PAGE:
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Court of Appeals of Georgia.



Decided: May 20, 2021

Hall Booth Smith, Walter J. Bibbins, Jr., Brittanie D. Browning, Edgar A. Neely IV, for Appellant. Deitch & Rogers, Gilbert H. Deitch, Andrew Timothy Rogers, Kara Elizabeth Phillips, William Michael D'Antignac; Ashenden & Associates, Thomas John Ashenden, Bondurant Mixson & Elmore, Naveen Ramachandrappa, for Appellee.

Hillcrest Foods, Inc., appeals from the trial court's denial of its petition to stay arbitration or, in the alternative, to consolidate the arbitration proceedings arising from its dispute with Brian E. Mikeals. Because we conclude this issue is moot, we lack jurisdiction and must dismiss this appeal.

The underlying facts of this case are as follows: Hillcrest was the owner and operator of a Waffle House franchise restaurant where Mikeals worked until October 2015. As a condition of his employment, Mikeals was required to sign an arbitration agreement, indicating that any disputes between the parties would be submitted to arbitration.

In October 2015, the restaurant was re-purchased by Waffle House, and Mikeals's employment with Hillcrest ended; he was then hired directly by Waffle House. Mikeals was required to complete another arbitration agreement, which was identical to the previous agreement he signed while employed by Hillcrest.

During their shift on December 23, 2015, a co-worker placed an illegal substance in Mikeals's drink, causing him to suffer severe injuries. Months later, in May 2016, Mikeals filed suit against Waffle House, asserting claims for negligent hiring, supervision, retention and training.1 The dispute between Mikeals and Waffle House was ordered to arbitration.2

Approximately three years after Mikeals was injured, and while the arbitration between Mikeals and Waffle House was pending, Mikeals's counsel notified Hillcrest of his potential claims against Hillcrest and his intent to demand arbitration. Hillcrest objected to arbitration, contending that Mikeals's personal injury claims against it were time-barred by the statute of limitation under OCGA § 9-9-5 (a)3 and, therefore, the American Arbitration Association (“AAA”) lacked jurisdiction. An arbitrator appointed to consider Hillcrests's objections to arbitration found that Mikeals's claims against Hillcrest were timely and denied Hillcrest's objection. Thereafter, Mikeals initiated this arbitration action against Hillcrest, asserting the same negligent hiring, supervision, retention and training claims as asserted against Waffle House.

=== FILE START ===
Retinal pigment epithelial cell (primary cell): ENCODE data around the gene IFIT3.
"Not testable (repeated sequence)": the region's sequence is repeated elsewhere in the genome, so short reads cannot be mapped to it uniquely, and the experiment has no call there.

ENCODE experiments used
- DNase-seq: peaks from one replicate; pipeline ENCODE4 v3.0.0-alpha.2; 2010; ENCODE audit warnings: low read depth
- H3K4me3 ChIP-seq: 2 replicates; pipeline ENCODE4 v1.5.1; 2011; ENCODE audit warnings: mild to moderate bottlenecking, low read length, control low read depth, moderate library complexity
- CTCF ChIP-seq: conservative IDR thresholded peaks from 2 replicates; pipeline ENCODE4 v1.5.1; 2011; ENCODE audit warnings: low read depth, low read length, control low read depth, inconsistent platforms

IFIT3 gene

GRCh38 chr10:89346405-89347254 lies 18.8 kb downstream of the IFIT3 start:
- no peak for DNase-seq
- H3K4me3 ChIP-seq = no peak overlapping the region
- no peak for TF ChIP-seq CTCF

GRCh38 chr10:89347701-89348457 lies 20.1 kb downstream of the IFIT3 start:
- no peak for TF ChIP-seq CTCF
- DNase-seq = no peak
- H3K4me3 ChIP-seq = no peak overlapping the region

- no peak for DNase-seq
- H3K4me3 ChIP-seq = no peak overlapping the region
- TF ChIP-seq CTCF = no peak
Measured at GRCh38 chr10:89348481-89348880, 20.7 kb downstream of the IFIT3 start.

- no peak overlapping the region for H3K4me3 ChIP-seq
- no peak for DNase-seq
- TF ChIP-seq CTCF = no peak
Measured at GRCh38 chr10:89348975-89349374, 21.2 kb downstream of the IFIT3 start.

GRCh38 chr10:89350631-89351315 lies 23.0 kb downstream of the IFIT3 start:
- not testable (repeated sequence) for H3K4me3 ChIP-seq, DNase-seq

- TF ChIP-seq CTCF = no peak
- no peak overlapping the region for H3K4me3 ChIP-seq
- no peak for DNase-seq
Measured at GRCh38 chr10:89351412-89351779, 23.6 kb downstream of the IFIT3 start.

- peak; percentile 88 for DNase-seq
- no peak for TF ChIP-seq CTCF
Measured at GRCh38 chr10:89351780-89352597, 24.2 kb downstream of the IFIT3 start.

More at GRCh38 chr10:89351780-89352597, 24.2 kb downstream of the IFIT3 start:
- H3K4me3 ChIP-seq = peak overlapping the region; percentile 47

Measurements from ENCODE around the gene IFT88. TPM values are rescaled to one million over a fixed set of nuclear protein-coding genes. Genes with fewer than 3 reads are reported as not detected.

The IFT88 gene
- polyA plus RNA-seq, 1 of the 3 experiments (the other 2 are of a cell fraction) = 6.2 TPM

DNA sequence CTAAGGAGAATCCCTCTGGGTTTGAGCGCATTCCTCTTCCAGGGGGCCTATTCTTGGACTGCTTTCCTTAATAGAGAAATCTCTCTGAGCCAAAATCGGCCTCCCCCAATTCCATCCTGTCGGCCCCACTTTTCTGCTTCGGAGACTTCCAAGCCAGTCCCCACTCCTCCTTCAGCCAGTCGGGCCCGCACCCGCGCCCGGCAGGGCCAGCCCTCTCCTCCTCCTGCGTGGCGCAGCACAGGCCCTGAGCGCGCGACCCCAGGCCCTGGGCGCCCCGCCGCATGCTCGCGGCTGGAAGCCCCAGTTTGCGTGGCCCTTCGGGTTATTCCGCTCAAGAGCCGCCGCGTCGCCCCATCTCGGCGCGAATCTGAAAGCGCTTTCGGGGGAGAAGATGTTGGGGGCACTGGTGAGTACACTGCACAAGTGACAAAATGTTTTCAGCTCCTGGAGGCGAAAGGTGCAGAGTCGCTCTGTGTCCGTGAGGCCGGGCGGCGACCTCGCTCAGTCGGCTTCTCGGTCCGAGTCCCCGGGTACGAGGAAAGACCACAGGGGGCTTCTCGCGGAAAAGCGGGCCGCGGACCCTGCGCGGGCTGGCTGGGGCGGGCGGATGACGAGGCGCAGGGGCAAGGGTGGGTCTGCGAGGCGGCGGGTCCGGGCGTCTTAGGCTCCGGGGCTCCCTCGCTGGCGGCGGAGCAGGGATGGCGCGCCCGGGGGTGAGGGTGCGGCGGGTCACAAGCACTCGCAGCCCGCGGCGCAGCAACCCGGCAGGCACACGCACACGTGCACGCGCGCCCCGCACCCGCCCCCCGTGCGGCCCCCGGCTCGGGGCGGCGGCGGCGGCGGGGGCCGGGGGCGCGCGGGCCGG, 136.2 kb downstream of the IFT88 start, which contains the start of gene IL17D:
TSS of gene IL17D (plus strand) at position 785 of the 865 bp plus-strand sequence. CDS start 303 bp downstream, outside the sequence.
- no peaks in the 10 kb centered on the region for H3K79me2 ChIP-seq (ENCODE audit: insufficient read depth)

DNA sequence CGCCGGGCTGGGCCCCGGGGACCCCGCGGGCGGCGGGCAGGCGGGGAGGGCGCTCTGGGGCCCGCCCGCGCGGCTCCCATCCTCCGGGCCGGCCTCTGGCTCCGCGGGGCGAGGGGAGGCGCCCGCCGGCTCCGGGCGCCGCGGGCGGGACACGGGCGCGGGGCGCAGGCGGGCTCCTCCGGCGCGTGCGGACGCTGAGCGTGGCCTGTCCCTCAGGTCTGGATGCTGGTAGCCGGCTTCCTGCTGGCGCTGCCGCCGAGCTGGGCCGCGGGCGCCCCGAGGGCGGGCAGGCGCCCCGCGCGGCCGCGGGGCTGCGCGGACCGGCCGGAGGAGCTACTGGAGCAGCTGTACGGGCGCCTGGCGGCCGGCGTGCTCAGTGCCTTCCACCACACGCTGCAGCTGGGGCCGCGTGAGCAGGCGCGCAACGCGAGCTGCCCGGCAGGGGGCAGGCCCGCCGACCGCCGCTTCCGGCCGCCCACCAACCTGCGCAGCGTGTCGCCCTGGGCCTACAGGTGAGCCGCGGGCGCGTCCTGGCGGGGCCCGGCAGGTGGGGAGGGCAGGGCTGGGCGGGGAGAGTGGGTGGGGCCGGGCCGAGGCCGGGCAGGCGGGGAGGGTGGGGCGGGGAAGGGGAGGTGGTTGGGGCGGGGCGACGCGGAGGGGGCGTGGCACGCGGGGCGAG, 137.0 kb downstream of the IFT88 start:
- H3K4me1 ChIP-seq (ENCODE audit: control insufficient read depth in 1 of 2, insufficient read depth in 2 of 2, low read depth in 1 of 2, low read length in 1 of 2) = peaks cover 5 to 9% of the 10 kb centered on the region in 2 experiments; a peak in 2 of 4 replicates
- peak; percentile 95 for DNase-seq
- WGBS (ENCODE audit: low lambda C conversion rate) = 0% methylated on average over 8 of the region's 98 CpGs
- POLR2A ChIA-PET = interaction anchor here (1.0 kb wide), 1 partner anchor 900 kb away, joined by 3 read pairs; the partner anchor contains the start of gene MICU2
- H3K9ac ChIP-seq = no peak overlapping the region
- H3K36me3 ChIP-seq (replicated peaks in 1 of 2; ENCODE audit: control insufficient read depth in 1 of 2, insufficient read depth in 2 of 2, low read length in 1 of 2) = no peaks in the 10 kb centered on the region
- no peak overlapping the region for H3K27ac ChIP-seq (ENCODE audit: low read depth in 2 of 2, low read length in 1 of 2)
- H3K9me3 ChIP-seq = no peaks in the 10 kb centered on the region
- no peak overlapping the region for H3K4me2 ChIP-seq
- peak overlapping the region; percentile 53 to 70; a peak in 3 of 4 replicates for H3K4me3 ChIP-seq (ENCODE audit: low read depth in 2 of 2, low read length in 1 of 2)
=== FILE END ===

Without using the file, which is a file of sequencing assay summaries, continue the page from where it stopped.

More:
In October 2019, Hillcrest filed its petition to stay arbitration or, in the alternative, to consolidate arbitration proceedings with the Waffle House proceeding. The trial court denied Hillcrest's petition, finding that (1) Hillcrest waived any right to seek a stay of arbitration from the trial court by submitting to arbitration proceedings; (2) the arbitrator already found the claims to be timely; and (3) consolidation of the two proceedings was not permitted under the AAA rules, which governed the dispute according to the terms of the arbitration agreement. The trial court thus dismissed the case. Notably, the parties entered arbitration in 2020 and the arbitrator issued a final award in December 2020. Hillcrest now appeals.

In its appellate brief, Hillcrest concedes that the arbitration hearing has occurred. Mikeals moved to dismiss Hillcrest's appeal on the ground that the only two forms of relief that Hillcrest requested on appeal, reversal of the trial court's denial of its petition to stay arbitration and to consolidate the arbitration proceedings, were now moot, as the arbitration had already been completed and a final award issued.

In response, Hillcrest argues this appeal is not moot because: the arbitrator's award has not yet been confirmed; vacating the arbitration award prevents Mikeals from recovering on time-barred claims; reversal of the trial court's order renders the arbitration proceedings a nullity; and dismissing the appeal as moot amounts to res judicata. These contentions are meritless.

Mootness “is an issue of jurisdiction and must be determined before a court addresses the merits of a claim.” Sweet City Landfill, LLC v. Elbert County, 347 Ga. App. 311, 318 (4), 818 S.E.2d 93 (2018); see also In the Interest of M. F., 305 Ga. 820, 828 S.E.2d 350 (2019). Pursuant to OCGA § 5-6-48 (b) (3), “[n]o appeal shall be dismissed or its validity affected for any cause nor shall consideration of any enumerated error be refused, except ․ [w]here the questions presented have become moot.” “A case is moot when its resolution would amount to the determination of an abstract question not arising upon existing facts or rights. When the act that is the subject of [the requested] relief is completed, then the matter is moot and no longer subject to appeal.” (Citations and punctuation omitted.) City of Comer v. Seymour, 283 Ga. 536, 537, 661 S.E.2d 539 (2008); see also Collins v. Lombard Corp., 270 Ga. 120, 121 (1), 508 S.E.2d 653 (1998). When an appeal is moot, we must dismiss it. Mgt. Electronic Registration Systems, Inc. v. Samuel, 308 Ga. App. 237, 239, 707 S.E.2d 154 (2011).